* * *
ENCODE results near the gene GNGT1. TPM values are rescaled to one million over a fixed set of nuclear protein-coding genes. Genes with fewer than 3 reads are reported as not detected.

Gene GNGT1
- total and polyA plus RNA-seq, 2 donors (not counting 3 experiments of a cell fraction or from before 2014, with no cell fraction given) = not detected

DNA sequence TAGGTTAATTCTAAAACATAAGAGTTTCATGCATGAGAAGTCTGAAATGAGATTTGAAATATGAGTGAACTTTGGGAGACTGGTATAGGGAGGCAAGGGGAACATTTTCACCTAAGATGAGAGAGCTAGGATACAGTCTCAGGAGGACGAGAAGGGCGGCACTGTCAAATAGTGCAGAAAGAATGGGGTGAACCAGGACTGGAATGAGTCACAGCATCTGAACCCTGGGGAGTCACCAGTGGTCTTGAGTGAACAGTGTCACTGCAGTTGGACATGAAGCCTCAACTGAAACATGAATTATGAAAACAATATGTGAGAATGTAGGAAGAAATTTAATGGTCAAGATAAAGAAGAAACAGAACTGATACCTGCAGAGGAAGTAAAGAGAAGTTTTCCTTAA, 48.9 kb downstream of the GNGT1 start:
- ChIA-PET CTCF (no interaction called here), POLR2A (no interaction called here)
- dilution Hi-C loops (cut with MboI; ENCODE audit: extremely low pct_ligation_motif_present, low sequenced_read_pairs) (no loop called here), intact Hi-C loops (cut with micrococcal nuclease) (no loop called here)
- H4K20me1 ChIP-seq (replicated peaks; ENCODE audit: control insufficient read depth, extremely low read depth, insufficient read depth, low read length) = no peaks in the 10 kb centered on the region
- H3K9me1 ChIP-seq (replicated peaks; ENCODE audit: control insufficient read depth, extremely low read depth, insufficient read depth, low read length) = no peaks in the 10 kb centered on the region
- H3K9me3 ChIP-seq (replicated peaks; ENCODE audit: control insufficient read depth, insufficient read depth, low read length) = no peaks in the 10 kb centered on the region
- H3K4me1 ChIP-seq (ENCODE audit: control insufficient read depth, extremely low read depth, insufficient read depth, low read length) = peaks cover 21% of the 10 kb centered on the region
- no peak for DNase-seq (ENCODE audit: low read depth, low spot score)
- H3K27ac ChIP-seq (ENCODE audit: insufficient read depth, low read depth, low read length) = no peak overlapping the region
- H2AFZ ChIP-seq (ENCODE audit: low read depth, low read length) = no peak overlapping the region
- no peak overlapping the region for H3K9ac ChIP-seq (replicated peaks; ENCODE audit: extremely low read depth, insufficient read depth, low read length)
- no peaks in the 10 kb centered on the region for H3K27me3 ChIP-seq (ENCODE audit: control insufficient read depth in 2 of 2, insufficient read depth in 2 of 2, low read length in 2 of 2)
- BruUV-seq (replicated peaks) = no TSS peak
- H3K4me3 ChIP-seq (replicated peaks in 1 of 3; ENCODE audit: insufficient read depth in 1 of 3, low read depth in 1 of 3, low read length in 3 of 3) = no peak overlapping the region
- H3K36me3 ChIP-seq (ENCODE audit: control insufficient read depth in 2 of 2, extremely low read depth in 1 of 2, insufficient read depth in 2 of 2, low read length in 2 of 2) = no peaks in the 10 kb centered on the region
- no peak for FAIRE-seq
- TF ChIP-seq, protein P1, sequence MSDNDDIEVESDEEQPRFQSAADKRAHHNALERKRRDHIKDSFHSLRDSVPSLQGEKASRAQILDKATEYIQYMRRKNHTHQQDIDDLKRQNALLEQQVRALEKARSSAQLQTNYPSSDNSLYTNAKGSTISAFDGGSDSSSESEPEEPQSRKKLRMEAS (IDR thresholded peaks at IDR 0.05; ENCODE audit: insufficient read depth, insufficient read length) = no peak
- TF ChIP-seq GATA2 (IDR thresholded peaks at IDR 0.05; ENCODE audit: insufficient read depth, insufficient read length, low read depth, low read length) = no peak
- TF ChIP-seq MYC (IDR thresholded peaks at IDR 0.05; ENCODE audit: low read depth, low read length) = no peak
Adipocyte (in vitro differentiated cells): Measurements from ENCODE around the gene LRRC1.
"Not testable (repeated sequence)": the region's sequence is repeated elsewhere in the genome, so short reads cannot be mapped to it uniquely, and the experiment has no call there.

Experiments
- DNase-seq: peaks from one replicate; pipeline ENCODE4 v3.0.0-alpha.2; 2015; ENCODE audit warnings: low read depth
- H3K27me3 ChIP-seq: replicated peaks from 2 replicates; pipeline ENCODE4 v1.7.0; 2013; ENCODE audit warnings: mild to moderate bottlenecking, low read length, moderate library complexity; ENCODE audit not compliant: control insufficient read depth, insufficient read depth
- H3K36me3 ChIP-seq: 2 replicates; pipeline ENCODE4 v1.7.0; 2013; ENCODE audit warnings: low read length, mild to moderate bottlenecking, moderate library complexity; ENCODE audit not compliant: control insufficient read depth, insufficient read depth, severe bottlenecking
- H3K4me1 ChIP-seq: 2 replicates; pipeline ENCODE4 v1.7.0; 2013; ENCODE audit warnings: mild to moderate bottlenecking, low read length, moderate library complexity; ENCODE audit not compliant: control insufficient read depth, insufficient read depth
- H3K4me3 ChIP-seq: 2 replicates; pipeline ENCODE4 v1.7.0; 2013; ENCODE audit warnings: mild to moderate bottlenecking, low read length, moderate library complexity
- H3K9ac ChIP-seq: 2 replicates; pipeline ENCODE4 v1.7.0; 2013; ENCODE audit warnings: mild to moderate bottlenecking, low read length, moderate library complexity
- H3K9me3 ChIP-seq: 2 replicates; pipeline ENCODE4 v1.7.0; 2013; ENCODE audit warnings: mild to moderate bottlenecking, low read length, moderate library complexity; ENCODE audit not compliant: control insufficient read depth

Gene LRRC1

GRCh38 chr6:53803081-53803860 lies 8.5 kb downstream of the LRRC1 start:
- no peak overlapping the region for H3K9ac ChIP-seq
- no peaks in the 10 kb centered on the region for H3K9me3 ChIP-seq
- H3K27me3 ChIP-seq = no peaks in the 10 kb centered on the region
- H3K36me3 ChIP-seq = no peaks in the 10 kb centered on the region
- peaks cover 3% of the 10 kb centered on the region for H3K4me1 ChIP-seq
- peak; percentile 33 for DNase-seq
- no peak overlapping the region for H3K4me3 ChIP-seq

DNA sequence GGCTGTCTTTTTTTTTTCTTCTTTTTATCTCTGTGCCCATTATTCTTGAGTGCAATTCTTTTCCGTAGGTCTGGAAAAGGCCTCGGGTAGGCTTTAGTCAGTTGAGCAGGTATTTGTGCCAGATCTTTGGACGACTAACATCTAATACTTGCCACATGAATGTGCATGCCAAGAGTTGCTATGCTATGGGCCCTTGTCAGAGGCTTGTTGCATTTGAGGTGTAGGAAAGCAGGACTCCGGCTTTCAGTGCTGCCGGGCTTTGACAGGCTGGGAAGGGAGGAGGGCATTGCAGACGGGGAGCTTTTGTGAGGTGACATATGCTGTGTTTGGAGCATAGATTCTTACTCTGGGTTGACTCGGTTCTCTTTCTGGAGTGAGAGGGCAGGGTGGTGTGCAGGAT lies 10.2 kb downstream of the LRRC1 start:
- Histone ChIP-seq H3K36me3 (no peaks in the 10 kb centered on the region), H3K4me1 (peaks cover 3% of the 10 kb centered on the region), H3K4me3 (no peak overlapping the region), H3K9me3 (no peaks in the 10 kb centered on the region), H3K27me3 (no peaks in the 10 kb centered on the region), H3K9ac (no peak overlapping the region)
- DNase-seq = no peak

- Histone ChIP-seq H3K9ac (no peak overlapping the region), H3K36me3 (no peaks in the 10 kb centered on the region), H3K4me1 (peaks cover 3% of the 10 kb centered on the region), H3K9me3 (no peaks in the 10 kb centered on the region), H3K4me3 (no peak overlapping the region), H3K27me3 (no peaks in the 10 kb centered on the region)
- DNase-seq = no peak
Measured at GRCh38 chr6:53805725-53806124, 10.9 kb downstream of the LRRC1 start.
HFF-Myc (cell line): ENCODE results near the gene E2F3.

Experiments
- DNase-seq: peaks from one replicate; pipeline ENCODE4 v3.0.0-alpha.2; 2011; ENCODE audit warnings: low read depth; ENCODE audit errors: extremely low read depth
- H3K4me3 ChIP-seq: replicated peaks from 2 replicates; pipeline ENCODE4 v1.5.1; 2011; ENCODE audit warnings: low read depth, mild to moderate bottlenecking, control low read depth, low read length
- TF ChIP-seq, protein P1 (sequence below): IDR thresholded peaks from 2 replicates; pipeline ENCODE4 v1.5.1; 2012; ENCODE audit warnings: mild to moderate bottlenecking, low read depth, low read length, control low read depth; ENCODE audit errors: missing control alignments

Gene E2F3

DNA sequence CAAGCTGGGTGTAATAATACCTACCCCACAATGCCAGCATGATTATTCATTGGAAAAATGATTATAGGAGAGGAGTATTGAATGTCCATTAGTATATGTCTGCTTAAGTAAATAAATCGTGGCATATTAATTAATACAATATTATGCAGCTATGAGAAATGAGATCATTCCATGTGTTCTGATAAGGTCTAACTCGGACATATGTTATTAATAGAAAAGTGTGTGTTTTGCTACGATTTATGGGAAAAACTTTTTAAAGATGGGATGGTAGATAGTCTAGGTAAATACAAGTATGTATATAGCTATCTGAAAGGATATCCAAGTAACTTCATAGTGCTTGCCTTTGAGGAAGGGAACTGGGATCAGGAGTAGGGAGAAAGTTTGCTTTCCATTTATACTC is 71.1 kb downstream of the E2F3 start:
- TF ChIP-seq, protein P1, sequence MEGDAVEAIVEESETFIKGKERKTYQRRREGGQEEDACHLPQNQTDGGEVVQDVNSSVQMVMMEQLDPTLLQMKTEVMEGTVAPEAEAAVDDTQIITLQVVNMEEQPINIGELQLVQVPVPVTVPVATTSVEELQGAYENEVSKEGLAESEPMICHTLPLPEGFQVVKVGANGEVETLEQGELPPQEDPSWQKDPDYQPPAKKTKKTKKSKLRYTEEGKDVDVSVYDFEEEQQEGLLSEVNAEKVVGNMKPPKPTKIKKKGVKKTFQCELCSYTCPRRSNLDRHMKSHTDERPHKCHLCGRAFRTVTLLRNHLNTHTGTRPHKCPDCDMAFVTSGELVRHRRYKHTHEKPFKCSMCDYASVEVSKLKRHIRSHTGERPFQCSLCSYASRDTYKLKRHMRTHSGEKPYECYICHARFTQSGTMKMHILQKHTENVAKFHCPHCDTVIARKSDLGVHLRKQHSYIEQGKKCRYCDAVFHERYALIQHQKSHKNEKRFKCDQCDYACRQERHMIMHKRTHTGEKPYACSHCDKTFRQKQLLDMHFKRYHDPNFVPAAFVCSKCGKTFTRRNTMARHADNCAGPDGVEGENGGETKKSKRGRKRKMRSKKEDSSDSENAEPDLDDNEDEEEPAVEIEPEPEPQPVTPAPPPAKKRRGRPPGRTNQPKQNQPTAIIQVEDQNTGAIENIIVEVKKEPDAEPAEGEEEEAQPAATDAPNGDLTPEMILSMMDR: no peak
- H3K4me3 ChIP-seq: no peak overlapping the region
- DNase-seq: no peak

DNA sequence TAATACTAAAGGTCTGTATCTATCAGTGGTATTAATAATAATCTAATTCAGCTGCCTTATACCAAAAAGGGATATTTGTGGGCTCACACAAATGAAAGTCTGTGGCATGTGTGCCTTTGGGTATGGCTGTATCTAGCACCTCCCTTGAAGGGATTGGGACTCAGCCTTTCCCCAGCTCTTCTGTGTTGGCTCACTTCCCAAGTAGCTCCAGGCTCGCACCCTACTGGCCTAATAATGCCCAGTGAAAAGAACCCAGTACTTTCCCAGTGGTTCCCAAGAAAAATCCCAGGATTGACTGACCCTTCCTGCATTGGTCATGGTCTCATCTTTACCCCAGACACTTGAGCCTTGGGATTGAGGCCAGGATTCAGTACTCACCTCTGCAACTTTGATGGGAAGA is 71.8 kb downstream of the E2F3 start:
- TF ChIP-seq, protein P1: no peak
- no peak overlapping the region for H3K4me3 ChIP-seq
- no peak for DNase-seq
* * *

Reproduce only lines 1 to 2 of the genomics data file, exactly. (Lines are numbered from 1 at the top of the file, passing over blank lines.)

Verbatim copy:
ENCODE results near the gene GNGT1. TPM values are rescaled to one million over a fixed set of nuclear protein-coding genes. Genes with fewer than 3 reads are reported as not detected.

Gene GNGT1